A garden of delights is presented to the very youngest children in this exuberant peek-a-boo board book. Each page spread features an adorable backyard creature against a backdrop of whimsical illustrations. A brother and sister are tending this garden surrounded by a white picket fence. But the fence does not keep out an assortment of rabbits, frogs, bees, butterflies, crows, squirrels and other backyard animals and insects. The children do not seem to mind at all. Their flowers and vegetables are coming along nicely, despite moles digging underneath and birds flying overhead. The clever rhyme and vivid colors are sure to elicit smiles and wonder from the target age group. An excellent learning feature is the association children will make between the animals and the sounds they make, or the actions they perform. For example, crows pecking, bees buzzing and frogs leaping. This title is a great gift for new parents seeking to start a library for their child. This reviewer also imagines elementary school age children reading this book for fun to their younger siblings. Reviewer: Jeanne K. Pettenati, J.D.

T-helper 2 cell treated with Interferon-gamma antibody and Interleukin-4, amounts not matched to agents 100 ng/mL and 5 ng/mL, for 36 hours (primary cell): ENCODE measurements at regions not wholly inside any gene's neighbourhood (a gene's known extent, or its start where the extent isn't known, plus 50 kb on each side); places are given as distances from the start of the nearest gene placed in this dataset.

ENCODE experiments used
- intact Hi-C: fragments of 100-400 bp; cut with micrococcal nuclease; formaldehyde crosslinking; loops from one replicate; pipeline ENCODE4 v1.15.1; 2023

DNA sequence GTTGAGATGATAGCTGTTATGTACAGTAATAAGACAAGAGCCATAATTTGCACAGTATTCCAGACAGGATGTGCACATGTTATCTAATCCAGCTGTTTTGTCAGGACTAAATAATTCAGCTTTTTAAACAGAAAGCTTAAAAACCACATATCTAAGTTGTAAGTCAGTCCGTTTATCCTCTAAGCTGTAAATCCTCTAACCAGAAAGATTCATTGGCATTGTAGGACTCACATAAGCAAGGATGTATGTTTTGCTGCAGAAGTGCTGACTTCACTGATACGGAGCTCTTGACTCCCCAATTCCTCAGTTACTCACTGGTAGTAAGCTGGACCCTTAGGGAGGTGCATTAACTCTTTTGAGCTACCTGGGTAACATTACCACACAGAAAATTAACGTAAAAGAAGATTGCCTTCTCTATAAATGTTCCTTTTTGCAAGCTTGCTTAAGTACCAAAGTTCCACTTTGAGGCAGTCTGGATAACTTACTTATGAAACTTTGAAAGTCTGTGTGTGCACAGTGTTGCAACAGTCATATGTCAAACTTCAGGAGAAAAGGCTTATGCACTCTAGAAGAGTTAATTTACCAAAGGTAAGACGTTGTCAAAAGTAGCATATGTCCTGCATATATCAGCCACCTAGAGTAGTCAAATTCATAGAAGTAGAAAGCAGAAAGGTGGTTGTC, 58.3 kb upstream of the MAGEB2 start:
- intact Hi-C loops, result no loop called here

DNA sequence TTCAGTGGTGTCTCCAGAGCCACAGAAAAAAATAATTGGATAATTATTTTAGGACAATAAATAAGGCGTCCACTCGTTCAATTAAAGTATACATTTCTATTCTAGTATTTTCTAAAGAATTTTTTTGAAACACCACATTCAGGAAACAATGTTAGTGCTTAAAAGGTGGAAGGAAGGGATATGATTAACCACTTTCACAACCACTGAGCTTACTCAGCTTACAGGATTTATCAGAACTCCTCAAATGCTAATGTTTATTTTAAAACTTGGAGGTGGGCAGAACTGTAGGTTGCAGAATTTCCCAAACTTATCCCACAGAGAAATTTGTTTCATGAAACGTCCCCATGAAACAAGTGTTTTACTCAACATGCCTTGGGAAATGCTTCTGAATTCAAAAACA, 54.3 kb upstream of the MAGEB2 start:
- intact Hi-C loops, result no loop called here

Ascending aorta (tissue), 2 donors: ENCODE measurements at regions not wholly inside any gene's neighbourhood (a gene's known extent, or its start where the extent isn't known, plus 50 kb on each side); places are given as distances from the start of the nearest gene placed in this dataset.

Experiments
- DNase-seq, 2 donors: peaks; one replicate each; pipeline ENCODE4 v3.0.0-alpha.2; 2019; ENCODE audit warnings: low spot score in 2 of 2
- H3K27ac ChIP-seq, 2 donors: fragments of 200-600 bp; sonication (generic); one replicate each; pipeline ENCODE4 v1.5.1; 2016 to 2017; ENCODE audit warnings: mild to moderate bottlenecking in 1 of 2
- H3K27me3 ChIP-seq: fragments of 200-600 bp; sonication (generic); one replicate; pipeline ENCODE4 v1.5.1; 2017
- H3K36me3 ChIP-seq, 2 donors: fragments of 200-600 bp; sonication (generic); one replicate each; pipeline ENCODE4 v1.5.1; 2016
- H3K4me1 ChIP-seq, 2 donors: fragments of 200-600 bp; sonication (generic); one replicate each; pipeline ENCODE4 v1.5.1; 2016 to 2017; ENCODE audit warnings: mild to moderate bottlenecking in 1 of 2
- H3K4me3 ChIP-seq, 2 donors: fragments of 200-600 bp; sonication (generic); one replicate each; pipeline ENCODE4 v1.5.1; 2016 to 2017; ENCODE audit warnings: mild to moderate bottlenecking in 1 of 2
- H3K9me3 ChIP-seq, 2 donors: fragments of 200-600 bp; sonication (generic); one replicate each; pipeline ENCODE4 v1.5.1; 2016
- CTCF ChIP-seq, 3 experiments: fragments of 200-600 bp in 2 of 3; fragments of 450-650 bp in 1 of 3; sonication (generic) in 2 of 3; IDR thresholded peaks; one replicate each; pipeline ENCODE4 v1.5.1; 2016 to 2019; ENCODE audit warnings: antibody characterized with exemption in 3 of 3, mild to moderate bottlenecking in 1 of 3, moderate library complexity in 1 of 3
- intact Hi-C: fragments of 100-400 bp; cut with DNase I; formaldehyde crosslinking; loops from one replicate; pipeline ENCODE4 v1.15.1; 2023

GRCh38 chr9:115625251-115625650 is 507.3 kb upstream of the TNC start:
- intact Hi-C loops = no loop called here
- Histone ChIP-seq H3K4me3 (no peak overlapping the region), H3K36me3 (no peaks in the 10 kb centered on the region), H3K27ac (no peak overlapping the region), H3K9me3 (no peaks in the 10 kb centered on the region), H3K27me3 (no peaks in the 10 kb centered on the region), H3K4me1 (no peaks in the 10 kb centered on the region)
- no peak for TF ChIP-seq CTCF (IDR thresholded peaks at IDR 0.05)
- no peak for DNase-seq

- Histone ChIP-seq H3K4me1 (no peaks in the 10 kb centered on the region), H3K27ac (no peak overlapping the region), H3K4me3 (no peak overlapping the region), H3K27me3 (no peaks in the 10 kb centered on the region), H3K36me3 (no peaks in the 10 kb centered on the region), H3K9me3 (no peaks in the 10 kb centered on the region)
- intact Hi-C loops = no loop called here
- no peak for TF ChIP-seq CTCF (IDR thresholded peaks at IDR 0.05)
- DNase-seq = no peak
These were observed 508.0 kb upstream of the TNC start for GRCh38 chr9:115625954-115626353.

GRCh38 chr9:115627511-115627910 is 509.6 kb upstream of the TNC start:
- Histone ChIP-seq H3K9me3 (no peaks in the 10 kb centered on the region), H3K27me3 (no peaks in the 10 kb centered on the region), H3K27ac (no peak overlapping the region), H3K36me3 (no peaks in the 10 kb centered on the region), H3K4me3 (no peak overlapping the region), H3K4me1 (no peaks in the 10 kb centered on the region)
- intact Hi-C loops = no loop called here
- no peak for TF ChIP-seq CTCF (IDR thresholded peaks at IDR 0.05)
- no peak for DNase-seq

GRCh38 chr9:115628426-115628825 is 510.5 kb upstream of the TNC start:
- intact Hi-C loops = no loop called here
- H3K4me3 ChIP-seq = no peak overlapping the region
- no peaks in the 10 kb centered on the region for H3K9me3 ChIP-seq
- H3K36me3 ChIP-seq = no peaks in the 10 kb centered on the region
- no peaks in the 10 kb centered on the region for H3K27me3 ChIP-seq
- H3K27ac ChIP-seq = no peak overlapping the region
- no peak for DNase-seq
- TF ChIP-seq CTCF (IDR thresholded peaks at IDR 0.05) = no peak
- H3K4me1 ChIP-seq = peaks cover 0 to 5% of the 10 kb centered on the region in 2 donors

An oversized format and round die cuts allow a little girl to show off her garden in fine fashion. "Who's coming to see how my garden grows?" loops above a hole cut through the page, through which readers see one gray rabbit. Turn the page, and readers see many "[r]abbits hop, hop, hopping between the rows," while the die cut frames some carrots on the opposite page. Frogs, bees, birds and moles join the rabbits as the book continues. McDonald's ebullient mixed-media illustrations are alive with jolly, springtime colors, stylized shapes creating fanciful yet recognizable images. The busyness of the illustrations marks this for toddlers, who will enjoy the many critters that populate this patch. Serious gardeners may wince, but it's not for them. (Board book. 18 mos.-3)
…McDonald's…mixed-media collages are engaging, colorful and busy with detail, and Gershator's simple rhyming question-and-answer text is appealing and age appropriate…l;
—The New York Times